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Report: Natural Gas "Flaring" Burns Away WYO Cash

January 8, 2014

LANDER, Wyo. - Natural gas goes up in flames every day in Wyoming during a process called "flaring." Those are the flames seen commonly at oil drilling sites, where the natural gas is a by-product.

The Wyoming Outdoor Council has issued a report calling for a reduction of the practice because it causes pollution and wastes the resource. There are good reasons to flare, such as for safety, said Amber Wilson, the group's environmental quality coordinator, but because all flaring is exempted from severance and royalty taxes, it happens more often than it should.

"We think that that's just further incentivizing flaring as opposed to doing what we want to do," she said, "which is say if you're going to flare it, then you have to pay taxes on it because that's a resource that the public will never get back."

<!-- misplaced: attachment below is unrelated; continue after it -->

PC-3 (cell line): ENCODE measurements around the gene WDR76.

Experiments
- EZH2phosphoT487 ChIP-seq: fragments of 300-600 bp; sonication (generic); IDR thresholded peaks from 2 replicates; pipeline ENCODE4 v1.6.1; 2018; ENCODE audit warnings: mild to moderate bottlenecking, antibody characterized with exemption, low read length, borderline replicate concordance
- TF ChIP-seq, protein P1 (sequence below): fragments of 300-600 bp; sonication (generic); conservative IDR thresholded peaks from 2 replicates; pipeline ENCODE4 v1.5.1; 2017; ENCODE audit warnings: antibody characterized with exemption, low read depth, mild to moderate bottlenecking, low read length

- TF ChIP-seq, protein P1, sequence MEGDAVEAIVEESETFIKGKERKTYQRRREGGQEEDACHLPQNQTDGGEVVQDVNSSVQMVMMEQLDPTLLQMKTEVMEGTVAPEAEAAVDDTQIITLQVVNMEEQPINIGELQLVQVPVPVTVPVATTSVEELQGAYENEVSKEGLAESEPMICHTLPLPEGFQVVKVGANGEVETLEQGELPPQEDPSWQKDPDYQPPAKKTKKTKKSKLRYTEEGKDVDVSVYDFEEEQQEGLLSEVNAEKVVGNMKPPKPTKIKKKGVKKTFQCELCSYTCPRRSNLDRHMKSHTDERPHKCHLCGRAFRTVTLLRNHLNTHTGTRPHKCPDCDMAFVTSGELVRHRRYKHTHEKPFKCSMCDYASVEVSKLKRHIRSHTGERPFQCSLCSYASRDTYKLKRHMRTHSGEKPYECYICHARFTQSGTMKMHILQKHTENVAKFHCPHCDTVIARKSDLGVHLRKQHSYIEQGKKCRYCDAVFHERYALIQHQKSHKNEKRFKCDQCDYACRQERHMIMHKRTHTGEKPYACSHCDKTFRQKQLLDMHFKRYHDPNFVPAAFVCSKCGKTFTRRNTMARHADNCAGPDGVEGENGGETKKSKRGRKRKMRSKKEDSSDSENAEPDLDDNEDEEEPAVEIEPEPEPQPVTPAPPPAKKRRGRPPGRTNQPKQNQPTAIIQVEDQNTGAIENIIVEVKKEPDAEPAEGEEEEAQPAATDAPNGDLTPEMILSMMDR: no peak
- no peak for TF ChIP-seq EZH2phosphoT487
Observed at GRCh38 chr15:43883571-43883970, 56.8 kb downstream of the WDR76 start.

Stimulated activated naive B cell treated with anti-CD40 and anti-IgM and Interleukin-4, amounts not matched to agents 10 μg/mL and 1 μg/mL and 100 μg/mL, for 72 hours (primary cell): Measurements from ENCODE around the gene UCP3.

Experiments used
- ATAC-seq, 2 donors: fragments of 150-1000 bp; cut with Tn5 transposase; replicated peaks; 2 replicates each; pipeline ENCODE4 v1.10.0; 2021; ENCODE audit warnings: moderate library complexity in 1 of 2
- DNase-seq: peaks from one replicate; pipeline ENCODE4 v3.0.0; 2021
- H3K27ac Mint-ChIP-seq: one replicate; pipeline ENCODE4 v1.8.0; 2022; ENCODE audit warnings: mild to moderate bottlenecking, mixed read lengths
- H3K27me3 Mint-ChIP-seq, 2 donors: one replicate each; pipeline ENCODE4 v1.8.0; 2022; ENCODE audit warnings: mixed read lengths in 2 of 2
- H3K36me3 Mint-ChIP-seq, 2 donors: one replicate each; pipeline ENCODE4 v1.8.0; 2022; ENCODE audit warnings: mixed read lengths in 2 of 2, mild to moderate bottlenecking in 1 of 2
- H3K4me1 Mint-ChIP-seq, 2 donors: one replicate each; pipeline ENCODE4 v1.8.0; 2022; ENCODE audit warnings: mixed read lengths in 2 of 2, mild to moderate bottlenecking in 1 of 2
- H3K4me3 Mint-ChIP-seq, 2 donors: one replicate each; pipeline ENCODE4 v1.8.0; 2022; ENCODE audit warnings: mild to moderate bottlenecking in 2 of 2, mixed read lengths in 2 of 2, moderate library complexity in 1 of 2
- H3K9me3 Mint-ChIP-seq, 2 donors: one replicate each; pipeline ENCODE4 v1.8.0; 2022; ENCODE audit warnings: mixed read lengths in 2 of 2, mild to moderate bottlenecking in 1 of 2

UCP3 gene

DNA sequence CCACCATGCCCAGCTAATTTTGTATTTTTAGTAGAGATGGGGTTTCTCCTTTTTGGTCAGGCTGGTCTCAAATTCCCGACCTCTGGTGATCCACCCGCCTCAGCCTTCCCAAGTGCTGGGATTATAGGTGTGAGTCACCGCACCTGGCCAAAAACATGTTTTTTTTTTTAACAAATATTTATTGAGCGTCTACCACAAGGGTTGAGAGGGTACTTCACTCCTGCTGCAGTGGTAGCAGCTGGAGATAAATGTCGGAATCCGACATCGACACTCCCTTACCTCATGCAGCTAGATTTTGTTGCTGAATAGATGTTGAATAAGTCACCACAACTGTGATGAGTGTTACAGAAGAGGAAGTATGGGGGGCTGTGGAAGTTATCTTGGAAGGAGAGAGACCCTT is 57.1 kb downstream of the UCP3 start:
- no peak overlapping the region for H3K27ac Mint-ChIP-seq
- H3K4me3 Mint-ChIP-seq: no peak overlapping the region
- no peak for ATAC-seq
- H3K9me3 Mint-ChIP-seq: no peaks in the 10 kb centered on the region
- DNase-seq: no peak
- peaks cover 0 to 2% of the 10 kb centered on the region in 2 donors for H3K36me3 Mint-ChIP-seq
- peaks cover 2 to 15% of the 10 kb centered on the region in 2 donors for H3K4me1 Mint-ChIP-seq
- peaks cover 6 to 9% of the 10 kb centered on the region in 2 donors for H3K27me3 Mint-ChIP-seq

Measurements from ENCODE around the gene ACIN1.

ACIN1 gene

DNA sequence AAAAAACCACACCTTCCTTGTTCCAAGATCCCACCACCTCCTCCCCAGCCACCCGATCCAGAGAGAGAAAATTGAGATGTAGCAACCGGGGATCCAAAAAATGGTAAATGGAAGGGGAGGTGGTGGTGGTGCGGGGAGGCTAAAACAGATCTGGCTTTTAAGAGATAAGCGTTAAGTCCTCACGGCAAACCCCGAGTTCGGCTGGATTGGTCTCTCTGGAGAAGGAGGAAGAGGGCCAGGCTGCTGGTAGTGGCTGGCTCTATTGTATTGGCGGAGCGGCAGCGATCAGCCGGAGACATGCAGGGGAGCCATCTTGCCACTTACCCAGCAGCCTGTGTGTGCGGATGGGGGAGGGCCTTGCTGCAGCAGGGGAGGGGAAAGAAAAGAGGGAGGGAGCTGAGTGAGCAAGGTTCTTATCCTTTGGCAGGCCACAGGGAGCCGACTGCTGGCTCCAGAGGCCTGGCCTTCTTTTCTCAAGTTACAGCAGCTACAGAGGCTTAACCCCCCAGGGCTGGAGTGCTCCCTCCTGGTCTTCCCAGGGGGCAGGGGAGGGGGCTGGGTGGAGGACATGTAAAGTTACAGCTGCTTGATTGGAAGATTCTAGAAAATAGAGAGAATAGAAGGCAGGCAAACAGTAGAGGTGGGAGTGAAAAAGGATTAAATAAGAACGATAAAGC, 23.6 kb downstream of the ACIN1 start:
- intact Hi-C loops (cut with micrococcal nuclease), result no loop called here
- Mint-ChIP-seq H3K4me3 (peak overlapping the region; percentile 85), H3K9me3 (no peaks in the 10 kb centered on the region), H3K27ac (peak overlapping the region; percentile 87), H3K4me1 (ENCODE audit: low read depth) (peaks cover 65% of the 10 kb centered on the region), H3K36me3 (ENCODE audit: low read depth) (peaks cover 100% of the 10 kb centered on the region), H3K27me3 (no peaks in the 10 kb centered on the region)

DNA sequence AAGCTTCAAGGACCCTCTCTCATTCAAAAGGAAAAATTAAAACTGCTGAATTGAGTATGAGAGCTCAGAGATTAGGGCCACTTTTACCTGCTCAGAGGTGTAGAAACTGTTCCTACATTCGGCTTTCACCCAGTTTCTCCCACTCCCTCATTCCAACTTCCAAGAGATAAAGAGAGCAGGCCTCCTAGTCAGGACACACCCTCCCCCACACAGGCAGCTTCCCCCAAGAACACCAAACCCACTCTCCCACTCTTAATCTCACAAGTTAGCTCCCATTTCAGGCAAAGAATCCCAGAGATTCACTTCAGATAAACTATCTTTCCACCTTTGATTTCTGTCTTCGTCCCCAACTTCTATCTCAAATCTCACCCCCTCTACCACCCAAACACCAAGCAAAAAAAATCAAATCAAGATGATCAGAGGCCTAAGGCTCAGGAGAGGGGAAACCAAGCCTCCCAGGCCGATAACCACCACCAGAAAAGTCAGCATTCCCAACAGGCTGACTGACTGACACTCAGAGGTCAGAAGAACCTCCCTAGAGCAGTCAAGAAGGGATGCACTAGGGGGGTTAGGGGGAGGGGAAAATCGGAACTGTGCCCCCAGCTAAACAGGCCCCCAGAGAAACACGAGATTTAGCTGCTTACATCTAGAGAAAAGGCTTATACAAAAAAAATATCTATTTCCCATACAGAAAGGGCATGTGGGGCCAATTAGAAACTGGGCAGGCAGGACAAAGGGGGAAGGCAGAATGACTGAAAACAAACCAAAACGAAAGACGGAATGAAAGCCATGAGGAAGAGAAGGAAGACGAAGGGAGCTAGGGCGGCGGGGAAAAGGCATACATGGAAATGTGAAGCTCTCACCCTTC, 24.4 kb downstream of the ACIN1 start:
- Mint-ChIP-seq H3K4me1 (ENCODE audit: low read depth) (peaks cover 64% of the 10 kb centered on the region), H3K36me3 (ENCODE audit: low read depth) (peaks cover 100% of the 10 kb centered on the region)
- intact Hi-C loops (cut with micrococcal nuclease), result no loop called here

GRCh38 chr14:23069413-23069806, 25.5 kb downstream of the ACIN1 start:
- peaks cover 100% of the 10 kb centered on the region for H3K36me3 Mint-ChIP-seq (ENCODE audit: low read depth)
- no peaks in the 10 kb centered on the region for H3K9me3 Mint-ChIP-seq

The report calls on the Legislature, state Department of Environmental Quality and Wyoming Oil and Gas Conservation Commission to help guide companies to scale back on burning natural gas.

Natural gas prices are low, which is one reason why drillers just burn it away. Another reason is that they don't have access to pipelines for it. Wilson said the state could work with companies to improve the pipeline grid.

"Some places are out in the middle of nowhere with no pipelines to collect that gas," she said, "and so by working with companies to create that infrastructure, that could make collecting it a lot more appealing."

Gov. Matt Mead mentioned concerns about flaring in his 2013 Energy Strategy.

Deborah Courson Smith/Deb Courson Smith, Public News Service - WY